If you’ve checked out Music Melter’s guide to music symbols, you’ve most likely got a handle on the basics. Now that you’re familiar with the staff, notes, and time signatures, the next step is making the leap to reading more complex sheet music, which will help you decipher melodies and songs.
Dots and Ties
In the Music Symbols: What Do They Actually Mean? lesson, we learned that different note symbols have different values or durations of time for which they are played. In musical notation, there are also other ways of extending or shortening the duration of a note. Dots and ties, depicted in the image below, are often used for this purpose.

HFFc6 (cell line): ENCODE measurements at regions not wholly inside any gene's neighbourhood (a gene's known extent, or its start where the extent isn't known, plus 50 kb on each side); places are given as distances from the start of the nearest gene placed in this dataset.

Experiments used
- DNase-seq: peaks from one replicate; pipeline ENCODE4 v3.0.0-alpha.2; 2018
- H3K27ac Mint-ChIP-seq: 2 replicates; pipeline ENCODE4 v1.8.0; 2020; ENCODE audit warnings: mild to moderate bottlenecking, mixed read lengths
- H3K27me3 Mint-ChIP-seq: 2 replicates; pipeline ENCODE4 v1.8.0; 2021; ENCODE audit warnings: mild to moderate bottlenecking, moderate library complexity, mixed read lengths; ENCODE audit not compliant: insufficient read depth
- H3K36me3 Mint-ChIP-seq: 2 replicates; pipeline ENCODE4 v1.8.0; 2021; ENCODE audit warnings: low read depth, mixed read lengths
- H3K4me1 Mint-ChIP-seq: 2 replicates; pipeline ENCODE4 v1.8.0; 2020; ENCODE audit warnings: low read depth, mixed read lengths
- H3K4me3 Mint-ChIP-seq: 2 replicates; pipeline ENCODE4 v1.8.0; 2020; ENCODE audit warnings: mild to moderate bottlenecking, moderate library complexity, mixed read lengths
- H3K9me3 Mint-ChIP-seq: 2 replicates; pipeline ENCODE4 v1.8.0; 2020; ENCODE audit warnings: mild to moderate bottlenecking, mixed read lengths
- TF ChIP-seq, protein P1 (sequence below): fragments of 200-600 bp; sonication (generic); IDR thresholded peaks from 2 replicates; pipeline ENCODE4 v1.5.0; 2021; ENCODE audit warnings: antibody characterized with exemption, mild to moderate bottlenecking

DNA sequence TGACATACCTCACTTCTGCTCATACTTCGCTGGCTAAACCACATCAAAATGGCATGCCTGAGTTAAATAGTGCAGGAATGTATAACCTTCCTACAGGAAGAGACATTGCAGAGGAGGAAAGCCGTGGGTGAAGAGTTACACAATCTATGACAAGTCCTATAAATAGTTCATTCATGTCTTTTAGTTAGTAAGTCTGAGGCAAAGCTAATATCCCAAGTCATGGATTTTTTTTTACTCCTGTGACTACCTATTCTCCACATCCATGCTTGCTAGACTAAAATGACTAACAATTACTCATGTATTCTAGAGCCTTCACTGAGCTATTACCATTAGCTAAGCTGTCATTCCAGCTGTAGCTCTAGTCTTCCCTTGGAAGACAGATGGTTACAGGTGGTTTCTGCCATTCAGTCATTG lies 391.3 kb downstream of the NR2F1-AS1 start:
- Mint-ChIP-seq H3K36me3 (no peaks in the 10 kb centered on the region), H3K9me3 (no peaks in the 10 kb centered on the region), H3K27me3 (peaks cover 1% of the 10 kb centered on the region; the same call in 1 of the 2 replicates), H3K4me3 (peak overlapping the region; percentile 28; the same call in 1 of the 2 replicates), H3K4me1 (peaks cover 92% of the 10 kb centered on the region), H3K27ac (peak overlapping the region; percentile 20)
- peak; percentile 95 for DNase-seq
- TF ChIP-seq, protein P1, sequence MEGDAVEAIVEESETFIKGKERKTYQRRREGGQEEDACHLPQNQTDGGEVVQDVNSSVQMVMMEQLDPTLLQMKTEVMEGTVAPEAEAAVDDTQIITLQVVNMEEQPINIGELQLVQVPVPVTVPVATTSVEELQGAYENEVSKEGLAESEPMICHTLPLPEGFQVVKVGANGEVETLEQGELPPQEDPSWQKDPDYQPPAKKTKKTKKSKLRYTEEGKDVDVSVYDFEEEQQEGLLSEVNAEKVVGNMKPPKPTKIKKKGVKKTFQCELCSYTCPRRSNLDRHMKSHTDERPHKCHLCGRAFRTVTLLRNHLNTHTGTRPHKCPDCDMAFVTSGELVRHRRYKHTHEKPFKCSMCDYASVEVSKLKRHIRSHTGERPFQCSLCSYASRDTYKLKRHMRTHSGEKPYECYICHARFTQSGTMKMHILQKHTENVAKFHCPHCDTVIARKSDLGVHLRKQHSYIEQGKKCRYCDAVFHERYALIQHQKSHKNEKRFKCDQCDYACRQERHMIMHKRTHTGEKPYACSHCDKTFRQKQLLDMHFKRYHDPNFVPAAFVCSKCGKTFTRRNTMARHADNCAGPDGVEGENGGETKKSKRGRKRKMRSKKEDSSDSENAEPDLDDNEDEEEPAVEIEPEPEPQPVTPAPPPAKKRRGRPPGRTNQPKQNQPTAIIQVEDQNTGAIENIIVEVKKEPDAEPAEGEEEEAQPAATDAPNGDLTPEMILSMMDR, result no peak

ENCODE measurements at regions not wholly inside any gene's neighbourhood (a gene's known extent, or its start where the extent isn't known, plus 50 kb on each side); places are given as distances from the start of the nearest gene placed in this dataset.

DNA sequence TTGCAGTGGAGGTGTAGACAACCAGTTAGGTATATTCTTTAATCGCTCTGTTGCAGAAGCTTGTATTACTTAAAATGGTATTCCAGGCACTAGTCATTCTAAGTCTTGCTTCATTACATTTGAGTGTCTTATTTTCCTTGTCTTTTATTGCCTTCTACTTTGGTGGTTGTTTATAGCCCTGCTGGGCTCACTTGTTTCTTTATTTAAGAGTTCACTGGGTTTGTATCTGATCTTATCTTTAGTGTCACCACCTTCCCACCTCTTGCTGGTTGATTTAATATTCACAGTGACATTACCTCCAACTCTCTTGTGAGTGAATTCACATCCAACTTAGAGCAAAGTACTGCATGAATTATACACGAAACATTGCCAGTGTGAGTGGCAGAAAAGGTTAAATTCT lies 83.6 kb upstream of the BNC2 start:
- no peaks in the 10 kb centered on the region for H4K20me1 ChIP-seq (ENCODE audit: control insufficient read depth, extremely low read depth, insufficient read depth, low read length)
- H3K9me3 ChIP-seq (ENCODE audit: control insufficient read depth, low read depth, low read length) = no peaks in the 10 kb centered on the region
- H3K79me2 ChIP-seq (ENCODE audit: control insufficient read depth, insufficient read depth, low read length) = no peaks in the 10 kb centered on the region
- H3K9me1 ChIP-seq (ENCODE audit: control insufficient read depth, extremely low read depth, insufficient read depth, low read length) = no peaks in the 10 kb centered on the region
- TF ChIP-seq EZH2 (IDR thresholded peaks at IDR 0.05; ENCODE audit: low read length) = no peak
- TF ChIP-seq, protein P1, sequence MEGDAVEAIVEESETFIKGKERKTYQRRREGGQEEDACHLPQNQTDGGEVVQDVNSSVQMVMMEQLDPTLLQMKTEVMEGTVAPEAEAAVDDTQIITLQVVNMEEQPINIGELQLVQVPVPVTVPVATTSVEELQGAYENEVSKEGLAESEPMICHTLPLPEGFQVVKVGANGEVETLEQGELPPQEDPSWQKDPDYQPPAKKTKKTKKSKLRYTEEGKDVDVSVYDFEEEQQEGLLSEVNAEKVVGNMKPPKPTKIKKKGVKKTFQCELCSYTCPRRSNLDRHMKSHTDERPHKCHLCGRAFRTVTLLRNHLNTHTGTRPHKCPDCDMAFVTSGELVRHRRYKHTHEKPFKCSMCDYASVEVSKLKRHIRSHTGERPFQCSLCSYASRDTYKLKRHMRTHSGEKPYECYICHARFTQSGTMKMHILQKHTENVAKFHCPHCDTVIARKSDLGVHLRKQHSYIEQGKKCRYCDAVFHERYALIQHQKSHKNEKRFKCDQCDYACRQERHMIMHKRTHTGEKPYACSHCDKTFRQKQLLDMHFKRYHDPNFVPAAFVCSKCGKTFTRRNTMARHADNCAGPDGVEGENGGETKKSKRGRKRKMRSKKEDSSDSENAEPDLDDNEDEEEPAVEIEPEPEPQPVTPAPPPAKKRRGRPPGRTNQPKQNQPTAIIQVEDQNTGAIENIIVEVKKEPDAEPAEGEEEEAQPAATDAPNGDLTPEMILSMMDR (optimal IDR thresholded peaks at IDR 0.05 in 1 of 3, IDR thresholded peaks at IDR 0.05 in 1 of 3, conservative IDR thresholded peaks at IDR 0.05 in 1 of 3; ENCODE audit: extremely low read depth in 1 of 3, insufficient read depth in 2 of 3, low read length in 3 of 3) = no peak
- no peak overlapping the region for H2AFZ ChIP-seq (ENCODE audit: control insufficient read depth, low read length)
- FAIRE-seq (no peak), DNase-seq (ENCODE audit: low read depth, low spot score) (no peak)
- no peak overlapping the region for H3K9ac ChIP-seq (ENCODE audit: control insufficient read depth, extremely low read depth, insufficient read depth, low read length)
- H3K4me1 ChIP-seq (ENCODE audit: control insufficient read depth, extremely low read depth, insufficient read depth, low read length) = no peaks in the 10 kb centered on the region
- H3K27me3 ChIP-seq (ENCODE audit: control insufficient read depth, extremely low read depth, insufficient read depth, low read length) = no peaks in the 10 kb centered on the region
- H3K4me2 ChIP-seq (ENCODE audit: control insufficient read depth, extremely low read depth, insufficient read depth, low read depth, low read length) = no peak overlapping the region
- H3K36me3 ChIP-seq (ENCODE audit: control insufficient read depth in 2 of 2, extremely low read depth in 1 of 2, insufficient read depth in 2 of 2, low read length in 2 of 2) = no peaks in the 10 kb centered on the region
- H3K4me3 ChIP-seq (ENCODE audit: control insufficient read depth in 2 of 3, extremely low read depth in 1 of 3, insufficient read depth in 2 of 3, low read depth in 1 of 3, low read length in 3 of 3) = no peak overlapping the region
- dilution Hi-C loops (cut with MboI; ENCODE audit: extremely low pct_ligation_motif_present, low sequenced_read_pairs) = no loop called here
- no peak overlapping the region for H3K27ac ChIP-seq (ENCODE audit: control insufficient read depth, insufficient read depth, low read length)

A dot located next to the note head indicates that we should add half the duration of the original note to the length of time it is played. As illustrated in the image above, a dotted half note tells us to play a half note (2 beats) plus a quarter note (1 beat). A tie is the curved line connecting two notes at the head that looks sort of like a skipping rope, and is commonly used to indicate that the note should be played across a bar (notice that in the picture above, the tie crosses the vertical bar line).
Note Values & Beaming
In the first Music Symbols lesson, we talked about whole notes, half notes, and quarter notes. A quarter note can be shortened even further to an eighth note (played for half the duration of a quarter note), signified by the presence of a short curved line or flag attached to the note’s stem. Eighth notes can in turn be shortened to sixteenth notes, which are played for half the duration of an eighth note. Sixteenth notes are denoted using a double flag attached to the note stem.